This study is motivated by the desire to disseminate a low-cost, high-precision, high-throughput environmental chamber to test materials and devices under elevated humidity, temperature, and light. This paper documents the creation of an open-source tool with a bill of materials as low as US$2,000, and the subsequent evolution of three second-generation tools installed at three different universities spanning thin films, bulk crystals, and thin-film solar-cell devices. We introduce an optical proxy measurement to detect real-time phase changes in materials. We present correlations between this optical proxy and standard X-ray diffraction measurements, describe some edge cases where the proxy measurement fails, and report key learnings from the technology-translation process. By sharing lessons learned, we hope that future open-hardware development and translation efforts can proceed with reduced friction. Throughout the paper, we provide examples of scientific impact, wherein participating laboratories used their environmental chambers to study and improve the stabilities of halide-perovskite materials. All generations of hardware bills of materials, assembly instructions, and operating codes are available in open-source repositories.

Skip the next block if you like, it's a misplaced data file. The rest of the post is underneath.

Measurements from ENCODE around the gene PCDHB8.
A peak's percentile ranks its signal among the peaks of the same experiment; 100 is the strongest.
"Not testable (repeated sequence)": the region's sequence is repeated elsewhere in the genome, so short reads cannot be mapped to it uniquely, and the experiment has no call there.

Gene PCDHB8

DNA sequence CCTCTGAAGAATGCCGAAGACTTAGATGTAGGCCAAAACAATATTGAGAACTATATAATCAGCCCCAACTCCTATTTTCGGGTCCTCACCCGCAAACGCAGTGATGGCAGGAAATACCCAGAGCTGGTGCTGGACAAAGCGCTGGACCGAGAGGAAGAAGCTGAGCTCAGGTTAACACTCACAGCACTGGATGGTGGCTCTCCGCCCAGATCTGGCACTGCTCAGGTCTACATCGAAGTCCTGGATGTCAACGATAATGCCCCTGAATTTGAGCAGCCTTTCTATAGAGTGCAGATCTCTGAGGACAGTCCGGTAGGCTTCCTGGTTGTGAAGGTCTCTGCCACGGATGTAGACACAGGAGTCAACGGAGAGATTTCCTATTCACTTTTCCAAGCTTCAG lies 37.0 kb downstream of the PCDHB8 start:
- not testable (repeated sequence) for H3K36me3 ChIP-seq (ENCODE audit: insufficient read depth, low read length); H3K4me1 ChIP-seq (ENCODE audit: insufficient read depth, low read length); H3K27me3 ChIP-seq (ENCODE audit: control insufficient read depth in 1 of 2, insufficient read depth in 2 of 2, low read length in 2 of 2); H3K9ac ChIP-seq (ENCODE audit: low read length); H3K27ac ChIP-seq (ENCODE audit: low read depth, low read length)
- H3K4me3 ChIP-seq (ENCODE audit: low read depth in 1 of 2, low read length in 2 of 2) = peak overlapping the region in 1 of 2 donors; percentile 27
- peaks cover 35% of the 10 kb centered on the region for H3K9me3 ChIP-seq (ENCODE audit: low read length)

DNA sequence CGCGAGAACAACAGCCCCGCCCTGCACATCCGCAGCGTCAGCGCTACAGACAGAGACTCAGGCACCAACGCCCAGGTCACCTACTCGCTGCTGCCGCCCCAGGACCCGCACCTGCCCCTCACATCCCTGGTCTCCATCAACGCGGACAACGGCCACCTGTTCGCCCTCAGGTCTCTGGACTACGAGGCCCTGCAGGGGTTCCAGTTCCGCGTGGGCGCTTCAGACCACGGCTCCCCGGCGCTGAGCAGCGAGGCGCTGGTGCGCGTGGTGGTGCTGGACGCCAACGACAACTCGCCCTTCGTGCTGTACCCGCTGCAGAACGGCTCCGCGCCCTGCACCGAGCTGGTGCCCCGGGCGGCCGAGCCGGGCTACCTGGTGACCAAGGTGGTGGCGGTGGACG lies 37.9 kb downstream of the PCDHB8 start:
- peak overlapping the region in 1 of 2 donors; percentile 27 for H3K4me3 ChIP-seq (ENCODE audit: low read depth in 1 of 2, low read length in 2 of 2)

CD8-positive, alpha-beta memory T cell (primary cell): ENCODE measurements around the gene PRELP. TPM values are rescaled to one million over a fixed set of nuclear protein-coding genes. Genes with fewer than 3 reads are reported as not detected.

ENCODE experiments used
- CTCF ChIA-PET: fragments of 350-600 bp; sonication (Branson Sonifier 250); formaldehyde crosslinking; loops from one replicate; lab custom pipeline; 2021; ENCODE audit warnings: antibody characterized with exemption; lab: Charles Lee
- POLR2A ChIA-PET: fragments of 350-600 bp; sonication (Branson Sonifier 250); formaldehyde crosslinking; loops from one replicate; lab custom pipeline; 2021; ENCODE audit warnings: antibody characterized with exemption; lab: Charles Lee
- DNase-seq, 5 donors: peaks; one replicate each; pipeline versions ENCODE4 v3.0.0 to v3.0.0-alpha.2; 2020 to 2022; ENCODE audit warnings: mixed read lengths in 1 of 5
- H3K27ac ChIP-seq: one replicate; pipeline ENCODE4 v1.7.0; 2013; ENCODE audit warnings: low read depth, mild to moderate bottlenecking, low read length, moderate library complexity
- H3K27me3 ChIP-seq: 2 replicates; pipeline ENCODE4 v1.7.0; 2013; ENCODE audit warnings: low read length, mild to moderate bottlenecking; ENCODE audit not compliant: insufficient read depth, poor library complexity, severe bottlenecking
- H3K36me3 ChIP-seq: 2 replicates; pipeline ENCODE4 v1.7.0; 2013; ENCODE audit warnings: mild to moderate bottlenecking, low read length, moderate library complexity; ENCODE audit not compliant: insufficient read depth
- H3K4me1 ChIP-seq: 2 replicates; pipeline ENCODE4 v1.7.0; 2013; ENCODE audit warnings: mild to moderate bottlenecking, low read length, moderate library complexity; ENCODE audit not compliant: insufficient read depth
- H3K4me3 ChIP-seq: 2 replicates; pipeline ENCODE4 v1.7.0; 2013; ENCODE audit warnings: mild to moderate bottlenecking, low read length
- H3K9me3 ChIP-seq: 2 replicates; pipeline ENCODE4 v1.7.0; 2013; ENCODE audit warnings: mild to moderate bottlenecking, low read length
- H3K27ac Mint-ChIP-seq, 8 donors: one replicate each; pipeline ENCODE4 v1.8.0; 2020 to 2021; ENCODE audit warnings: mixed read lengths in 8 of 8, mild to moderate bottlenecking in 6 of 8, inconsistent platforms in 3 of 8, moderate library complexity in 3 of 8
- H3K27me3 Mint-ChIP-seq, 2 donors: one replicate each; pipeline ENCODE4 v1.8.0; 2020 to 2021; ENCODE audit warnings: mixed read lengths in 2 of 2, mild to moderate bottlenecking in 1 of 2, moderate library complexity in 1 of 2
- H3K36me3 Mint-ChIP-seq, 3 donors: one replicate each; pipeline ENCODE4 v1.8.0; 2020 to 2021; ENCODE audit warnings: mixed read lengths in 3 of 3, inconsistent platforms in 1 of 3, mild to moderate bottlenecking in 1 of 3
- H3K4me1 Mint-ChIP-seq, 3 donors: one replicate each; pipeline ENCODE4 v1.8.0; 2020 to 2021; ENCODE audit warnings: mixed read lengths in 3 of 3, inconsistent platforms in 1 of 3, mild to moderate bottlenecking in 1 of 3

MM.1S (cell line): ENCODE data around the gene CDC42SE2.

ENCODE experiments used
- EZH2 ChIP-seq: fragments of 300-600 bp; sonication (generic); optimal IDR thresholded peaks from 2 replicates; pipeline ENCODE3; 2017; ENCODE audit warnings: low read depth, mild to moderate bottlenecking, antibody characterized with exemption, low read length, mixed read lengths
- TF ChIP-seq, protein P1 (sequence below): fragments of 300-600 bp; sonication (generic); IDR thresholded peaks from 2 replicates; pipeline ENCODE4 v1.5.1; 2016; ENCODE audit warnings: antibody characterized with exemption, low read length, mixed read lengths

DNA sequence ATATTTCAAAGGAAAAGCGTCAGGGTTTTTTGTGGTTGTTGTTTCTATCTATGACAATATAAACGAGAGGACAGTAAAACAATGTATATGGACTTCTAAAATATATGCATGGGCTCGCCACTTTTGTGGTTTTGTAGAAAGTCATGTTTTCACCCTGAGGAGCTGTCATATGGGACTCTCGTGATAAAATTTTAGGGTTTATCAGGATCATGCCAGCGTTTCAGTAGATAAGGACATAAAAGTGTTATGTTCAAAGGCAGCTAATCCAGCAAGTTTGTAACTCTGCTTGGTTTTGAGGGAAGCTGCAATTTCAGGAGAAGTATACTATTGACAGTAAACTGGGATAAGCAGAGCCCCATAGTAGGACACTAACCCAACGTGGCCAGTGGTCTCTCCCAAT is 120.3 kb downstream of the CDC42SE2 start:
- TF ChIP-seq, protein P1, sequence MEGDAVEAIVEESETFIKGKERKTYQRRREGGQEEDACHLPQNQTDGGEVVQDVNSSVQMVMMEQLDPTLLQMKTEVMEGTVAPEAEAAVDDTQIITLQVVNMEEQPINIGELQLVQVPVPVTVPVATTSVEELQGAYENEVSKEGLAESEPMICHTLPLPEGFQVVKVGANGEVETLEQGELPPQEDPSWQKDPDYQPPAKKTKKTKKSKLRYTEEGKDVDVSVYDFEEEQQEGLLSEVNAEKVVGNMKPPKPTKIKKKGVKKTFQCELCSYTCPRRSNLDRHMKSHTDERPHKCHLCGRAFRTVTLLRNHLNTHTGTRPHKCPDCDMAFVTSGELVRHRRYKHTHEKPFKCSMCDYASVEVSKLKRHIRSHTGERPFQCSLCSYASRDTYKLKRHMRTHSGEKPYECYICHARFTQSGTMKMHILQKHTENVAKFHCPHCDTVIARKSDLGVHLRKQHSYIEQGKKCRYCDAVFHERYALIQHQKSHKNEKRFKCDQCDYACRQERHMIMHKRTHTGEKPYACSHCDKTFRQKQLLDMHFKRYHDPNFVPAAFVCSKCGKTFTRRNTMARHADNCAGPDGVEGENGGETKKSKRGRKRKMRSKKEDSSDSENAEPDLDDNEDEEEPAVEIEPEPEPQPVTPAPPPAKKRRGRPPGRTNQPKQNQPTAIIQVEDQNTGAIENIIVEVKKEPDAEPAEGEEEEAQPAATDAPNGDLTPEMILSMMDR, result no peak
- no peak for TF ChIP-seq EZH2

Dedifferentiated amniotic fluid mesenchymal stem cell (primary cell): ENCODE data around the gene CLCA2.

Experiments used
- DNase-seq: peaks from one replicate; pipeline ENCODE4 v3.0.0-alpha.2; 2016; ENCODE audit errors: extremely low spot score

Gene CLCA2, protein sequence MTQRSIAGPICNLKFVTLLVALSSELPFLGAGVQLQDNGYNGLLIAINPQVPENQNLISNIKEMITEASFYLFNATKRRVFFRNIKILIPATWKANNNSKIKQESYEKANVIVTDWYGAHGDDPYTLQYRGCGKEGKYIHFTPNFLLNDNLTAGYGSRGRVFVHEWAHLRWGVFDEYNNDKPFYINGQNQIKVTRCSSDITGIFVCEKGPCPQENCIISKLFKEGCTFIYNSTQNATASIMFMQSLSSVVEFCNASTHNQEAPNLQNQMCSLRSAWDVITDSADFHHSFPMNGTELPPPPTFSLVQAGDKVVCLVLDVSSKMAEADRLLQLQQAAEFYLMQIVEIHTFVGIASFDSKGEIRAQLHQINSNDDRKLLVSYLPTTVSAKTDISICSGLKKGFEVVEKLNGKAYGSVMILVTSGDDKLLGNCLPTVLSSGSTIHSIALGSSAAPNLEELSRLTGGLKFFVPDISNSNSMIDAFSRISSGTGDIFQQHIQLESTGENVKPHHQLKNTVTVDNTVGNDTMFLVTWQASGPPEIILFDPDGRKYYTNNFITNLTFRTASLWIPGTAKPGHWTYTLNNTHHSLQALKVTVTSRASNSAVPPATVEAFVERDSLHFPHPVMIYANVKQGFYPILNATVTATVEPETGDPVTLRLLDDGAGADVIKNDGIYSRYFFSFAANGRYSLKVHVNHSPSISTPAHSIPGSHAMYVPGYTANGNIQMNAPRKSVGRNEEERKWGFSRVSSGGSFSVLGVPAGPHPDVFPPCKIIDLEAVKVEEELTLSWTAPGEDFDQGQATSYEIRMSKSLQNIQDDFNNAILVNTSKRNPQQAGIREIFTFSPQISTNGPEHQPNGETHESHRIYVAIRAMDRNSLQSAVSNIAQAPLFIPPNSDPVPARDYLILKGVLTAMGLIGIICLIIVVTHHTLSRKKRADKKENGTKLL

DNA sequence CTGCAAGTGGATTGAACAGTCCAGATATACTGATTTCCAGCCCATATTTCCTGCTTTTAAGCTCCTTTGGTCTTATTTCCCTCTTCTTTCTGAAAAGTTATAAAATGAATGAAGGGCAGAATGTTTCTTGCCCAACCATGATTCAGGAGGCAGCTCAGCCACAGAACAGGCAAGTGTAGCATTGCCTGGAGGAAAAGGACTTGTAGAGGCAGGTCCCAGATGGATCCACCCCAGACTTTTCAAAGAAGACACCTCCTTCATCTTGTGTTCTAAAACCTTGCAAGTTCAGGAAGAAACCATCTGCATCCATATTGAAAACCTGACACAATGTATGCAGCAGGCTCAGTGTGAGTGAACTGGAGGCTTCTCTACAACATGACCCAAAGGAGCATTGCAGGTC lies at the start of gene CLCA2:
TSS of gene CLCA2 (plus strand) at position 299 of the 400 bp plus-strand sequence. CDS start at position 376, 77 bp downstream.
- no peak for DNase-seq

Evidence for correlation of color change and efficiency, hierarchical clustering dendrogram, and camera-based pictures of the cluster centroid samples.